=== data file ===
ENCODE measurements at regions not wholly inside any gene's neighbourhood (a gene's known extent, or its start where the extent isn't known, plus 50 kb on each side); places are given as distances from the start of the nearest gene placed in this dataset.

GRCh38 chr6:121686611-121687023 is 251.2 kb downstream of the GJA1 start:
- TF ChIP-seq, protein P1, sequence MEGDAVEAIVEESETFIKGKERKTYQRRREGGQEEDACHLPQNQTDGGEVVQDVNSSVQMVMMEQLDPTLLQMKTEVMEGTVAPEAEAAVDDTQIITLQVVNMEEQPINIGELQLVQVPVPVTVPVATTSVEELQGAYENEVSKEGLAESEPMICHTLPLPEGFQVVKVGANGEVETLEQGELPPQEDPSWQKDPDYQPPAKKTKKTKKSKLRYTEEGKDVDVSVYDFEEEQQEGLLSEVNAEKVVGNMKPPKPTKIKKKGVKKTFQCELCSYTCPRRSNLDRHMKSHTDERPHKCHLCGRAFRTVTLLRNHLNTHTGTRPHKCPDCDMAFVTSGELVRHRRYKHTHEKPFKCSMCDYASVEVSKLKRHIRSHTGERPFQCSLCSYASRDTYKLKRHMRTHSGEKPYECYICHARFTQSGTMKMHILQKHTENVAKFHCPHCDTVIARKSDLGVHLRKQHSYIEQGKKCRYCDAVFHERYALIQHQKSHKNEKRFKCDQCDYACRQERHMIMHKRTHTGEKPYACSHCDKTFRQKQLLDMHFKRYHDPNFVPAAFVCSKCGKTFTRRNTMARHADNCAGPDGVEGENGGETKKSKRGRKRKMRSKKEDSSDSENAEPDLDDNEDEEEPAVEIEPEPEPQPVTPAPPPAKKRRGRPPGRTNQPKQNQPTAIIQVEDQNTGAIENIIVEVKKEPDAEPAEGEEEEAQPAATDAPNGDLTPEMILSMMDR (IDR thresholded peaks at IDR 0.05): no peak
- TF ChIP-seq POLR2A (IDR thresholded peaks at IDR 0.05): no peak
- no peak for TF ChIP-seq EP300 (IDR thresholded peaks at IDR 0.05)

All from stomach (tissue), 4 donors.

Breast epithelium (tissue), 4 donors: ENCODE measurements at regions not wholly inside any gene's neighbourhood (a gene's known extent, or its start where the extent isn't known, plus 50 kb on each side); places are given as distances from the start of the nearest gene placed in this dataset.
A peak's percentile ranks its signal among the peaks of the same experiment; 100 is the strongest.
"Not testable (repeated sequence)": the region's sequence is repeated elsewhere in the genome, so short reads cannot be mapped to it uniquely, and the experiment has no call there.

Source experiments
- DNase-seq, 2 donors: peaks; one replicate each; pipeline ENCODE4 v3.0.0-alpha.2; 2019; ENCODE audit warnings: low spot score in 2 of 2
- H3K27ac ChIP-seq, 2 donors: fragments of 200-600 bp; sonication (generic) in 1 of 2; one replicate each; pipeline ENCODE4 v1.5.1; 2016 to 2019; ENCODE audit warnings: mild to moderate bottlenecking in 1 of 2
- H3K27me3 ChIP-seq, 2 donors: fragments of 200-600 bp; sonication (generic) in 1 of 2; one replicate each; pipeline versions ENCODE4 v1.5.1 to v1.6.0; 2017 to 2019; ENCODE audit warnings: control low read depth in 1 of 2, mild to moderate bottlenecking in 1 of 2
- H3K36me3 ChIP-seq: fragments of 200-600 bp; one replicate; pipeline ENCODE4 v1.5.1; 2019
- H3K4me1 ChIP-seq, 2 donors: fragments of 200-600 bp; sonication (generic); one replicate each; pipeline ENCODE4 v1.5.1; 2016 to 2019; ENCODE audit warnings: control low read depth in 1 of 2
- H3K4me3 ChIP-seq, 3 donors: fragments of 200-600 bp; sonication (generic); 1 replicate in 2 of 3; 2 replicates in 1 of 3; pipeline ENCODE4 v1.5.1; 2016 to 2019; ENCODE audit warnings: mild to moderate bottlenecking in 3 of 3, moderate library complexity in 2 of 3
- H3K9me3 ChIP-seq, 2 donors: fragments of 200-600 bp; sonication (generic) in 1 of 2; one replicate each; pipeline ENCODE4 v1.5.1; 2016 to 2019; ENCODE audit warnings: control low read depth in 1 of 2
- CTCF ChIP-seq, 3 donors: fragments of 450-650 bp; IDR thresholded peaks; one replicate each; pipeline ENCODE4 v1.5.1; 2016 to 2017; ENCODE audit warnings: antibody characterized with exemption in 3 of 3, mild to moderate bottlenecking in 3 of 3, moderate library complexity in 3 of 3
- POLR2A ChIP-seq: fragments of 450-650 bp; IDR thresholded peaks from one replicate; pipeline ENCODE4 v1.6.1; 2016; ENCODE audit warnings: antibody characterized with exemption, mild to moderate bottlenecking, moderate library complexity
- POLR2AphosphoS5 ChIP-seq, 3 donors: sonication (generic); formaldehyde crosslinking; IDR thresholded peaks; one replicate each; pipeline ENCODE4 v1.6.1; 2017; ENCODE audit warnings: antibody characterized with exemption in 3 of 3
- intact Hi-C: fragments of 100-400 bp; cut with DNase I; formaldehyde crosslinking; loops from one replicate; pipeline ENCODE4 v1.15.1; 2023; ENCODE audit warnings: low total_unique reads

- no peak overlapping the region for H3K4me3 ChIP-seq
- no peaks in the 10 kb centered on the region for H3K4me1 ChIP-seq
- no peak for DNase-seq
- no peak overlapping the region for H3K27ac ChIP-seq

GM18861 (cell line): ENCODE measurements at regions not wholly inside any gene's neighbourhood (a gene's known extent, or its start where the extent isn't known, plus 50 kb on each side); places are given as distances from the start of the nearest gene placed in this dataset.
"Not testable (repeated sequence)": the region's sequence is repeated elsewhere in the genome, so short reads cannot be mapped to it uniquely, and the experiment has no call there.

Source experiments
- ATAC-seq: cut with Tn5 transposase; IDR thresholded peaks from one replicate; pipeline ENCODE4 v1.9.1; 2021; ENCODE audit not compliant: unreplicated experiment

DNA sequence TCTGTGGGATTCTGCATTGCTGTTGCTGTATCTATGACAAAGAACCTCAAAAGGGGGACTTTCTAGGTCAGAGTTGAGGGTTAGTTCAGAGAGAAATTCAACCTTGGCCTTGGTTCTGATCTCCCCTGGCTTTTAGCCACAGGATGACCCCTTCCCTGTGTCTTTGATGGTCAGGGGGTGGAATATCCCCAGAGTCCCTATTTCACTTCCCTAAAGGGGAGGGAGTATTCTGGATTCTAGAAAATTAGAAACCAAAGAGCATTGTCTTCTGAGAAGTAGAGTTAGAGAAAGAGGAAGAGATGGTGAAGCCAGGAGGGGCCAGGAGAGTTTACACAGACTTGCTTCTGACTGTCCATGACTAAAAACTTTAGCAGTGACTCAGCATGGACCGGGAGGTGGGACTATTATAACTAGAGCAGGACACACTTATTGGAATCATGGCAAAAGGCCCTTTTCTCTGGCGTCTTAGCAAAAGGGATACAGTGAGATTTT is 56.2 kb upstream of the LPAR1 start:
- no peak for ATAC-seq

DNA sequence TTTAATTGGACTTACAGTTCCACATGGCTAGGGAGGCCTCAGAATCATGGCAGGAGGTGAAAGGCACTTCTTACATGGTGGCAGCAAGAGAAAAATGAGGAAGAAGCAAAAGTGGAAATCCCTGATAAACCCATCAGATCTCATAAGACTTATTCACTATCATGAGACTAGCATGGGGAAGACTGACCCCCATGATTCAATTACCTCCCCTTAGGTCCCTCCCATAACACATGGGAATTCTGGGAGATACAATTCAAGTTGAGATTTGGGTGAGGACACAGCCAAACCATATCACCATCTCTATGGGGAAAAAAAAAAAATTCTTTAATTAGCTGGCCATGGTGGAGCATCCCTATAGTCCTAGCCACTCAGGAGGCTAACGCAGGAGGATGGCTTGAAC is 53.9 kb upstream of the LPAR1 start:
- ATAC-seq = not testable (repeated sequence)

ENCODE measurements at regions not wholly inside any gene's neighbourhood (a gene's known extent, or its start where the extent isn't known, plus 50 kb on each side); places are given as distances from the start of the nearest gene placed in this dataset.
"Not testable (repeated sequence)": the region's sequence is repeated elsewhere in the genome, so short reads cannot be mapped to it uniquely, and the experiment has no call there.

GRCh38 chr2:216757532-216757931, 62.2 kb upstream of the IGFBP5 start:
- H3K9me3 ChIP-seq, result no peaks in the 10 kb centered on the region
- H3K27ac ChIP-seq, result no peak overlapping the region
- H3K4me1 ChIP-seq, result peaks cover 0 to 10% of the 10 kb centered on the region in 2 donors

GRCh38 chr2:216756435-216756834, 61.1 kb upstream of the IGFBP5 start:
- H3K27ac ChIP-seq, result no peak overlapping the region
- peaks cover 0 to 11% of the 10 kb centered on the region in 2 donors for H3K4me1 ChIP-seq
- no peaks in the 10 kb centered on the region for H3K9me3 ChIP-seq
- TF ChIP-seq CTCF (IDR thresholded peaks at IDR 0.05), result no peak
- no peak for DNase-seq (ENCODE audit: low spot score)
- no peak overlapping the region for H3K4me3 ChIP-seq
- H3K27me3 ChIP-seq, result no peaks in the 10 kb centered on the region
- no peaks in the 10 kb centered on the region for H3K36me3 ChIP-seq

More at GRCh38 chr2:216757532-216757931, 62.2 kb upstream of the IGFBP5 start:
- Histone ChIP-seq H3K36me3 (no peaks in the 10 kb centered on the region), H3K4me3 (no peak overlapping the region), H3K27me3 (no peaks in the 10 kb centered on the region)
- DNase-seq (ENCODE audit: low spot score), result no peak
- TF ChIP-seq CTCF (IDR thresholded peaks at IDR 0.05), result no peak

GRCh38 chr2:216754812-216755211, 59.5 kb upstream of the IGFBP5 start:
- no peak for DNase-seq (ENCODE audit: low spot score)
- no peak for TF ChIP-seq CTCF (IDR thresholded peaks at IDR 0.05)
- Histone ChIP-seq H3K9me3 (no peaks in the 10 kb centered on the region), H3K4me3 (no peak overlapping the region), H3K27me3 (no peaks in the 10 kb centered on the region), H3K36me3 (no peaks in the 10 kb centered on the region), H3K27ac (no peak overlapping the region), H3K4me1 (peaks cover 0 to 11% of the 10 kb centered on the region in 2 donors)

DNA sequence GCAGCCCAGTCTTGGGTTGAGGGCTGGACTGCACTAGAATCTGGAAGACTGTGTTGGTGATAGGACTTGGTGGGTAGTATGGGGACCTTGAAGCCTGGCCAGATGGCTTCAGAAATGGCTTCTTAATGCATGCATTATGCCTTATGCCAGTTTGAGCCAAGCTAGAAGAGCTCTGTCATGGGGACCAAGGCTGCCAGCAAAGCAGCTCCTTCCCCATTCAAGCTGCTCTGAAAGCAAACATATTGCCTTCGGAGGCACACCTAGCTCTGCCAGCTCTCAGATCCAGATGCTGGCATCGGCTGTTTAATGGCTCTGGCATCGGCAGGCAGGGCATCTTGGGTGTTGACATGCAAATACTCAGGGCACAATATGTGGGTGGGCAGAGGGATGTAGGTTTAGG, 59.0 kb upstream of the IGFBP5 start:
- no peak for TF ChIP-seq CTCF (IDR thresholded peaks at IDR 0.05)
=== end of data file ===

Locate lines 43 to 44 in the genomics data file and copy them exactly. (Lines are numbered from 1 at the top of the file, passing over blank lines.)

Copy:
- no peaks in the 10 kb centered on the region for H3K9me3 ChIP-seq
- TF ChIP-seq CTCF (IDR thresholded peaks at IDR 0.05), result no peak